5. Gossip. Ignore gossip and comments from others about what you should or should not have or how you should spend your money. They usually don’t have any money or have bad spending habits.
6. Impress. Avoid keeping up with the Jones’. Newsflash – the Jones’ are broke too.
7. Value. Forget about impressing people with what you have on the outside, impress people with what you have on the inside. Realize that your self-worth cannot be defined by material possessions.
8. Void. You cannot fill a void in your life by buying things or spending money. If you have a void in your life, seek professional guidance on how to eliminate the void.
9. Change Your Thinking. Change the way you think about money, live like a wealthy person instead of a poor person. Wealthy people shop at Wal-Mart, are informed consumers, are financially savvy and find ways to make their money grow. They don’t purchase in excess or buy things that have no value.
10. Educate. Educate yourself about how to successfully manage your finances and make your money grow. Review your financial statements each month to check for errors and ask questions if you don’t understand something. Read self-help books or articles on how to manage your finances with books by experts such as: Warren Buffet, Donald Trump, Napoleon Hill or The Millionaire Next Door.
11. Protect. Protect your wealth. Create a will and trust, and get health, life, disability, long-term care insurance to protect your finances and prevent you from going into debt if you become ill.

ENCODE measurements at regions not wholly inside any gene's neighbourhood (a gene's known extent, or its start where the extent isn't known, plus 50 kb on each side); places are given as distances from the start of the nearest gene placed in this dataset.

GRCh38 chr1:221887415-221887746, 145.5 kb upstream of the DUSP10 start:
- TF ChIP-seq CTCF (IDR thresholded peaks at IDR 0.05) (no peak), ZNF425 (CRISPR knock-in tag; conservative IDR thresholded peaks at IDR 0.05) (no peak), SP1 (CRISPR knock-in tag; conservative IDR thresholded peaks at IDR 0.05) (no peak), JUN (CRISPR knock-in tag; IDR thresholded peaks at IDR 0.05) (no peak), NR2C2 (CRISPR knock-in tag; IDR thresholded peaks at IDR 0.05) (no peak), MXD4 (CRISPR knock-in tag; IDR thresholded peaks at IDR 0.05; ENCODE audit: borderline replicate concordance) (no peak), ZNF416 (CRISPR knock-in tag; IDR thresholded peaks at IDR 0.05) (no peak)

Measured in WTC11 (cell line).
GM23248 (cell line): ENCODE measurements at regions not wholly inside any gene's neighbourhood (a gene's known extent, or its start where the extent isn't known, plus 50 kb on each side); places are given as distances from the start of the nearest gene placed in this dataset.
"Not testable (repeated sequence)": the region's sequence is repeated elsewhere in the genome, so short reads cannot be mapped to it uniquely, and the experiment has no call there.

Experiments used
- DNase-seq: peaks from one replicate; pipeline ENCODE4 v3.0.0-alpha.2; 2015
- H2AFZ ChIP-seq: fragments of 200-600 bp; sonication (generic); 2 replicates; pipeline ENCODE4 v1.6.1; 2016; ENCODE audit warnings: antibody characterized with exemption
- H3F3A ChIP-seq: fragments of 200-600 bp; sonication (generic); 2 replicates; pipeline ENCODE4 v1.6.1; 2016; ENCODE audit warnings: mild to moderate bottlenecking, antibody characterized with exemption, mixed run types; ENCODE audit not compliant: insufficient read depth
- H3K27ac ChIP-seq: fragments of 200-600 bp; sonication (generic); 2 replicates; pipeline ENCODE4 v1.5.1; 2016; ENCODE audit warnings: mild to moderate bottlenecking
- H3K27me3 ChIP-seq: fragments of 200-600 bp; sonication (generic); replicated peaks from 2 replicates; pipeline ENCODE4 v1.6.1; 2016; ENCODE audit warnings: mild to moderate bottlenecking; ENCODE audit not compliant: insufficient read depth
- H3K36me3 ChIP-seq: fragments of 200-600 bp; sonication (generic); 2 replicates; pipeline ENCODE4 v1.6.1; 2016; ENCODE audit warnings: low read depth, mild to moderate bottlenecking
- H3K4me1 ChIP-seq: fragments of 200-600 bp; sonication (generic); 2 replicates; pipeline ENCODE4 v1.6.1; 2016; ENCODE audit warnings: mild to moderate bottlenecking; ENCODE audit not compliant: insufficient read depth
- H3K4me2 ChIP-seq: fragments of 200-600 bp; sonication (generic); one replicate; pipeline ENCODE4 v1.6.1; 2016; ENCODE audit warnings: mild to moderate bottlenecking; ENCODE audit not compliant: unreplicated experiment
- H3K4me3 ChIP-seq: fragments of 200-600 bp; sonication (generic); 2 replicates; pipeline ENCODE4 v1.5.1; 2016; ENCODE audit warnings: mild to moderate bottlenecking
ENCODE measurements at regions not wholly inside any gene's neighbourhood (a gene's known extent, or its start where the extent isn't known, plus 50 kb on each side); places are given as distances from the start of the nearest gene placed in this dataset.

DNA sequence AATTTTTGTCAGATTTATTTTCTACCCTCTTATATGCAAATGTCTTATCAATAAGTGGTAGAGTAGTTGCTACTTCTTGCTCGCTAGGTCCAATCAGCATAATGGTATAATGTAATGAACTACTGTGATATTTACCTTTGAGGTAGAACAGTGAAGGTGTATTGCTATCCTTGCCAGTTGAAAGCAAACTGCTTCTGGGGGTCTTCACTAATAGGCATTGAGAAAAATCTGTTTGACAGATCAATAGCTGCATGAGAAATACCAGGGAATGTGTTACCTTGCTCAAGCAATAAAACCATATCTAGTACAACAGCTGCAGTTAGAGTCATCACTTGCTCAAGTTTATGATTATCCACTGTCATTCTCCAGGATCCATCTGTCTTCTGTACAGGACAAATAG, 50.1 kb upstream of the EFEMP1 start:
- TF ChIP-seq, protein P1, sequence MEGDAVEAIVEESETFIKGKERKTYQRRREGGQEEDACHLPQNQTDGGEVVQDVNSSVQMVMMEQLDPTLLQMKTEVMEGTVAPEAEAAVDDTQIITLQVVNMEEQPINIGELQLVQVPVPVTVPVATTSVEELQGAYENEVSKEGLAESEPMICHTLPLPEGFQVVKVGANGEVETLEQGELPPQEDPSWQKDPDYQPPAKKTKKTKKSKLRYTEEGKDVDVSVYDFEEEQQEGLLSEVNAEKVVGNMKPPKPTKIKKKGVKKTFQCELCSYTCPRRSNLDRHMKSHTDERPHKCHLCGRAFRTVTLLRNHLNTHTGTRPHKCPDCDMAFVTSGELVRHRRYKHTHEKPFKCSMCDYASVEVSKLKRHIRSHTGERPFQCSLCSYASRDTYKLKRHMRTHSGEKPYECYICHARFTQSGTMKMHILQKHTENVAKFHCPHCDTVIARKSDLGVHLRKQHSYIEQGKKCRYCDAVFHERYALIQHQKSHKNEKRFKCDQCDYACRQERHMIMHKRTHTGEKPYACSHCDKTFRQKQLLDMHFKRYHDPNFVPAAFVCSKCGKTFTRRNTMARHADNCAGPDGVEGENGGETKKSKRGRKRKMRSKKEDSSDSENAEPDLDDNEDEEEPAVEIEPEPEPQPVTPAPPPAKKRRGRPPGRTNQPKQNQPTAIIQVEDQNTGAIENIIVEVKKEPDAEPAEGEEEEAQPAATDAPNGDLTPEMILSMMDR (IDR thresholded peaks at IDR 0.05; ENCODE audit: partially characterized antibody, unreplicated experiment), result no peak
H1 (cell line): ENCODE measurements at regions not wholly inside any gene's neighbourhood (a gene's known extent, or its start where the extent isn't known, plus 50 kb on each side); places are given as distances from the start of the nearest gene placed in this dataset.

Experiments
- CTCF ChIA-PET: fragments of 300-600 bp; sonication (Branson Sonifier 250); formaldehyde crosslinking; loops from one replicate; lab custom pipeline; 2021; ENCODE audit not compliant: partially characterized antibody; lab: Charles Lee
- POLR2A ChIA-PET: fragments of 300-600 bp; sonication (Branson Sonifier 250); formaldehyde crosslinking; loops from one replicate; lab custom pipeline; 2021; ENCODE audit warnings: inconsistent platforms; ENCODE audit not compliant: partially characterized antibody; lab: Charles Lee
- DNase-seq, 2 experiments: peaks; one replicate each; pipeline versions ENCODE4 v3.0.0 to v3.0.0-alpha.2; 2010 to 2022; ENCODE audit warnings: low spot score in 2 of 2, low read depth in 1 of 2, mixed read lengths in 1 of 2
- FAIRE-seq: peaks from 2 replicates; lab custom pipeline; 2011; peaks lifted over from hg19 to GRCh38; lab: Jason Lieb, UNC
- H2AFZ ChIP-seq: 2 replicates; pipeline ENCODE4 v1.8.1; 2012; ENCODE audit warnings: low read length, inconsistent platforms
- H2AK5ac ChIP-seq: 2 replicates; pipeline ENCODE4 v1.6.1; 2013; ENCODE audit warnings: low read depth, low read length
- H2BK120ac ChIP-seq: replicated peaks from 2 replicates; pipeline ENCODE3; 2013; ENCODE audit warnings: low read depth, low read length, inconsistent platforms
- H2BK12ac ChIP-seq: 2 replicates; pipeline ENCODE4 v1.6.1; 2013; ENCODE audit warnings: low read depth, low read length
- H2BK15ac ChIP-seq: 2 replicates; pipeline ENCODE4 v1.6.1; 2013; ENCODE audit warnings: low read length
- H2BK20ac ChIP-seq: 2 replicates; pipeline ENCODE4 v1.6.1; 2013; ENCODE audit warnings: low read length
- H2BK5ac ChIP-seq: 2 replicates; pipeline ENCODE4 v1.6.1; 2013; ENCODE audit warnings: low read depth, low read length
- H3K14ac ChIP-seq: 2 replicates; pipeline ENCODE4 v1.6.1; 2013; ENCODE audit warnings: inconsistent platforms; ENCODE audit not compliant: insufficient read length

12. Future. Plan for tomorrow instead of living just for today. Instead of buying a home that costs $1.5 million, buy a home that costs $750,000. Instead of paying for expenses for all of your friends and family members provide options for them to make their own money. If they are physically able to work there is no need to take care of adults unless it is your parent or grandparents.
13. Outlook. Read self-help books on how to find happiness within. People who manage their money and people who are happy are less likely to spend money frivolously or are less likely to be in debt. Don’t dwell on what you don’t have, focus on what you do have and pass on life lessons to help others.
14. Legacy. For every action there is a reaction. Create a reputation for yourself that shows you excel in every aspect of your life. Don’t be a question mark when you die. Ensure your reputation will be something people will remember and speak highly of; you don’t want to be remembered as he used to have money, or he made millions but lost it, he could have been this or he could have been that. Be exceptional.


Credit Cards said...

I'm planning a three month travel trip and am trying to decide if I should get credit cards with preset spending limits to keep me on my budget. Does anyone have any advice on this?

The Debt Reducer Expert said...

@Credit Cards, buying traveler's checks or using prepaid debit cards are a good way to stay within your budget. Set a prefined spending limit and don't go over it. Avoid using ATMs and leave your credit cards at home while traveling. You can carry one credit card for emergencies if you feel you will need it.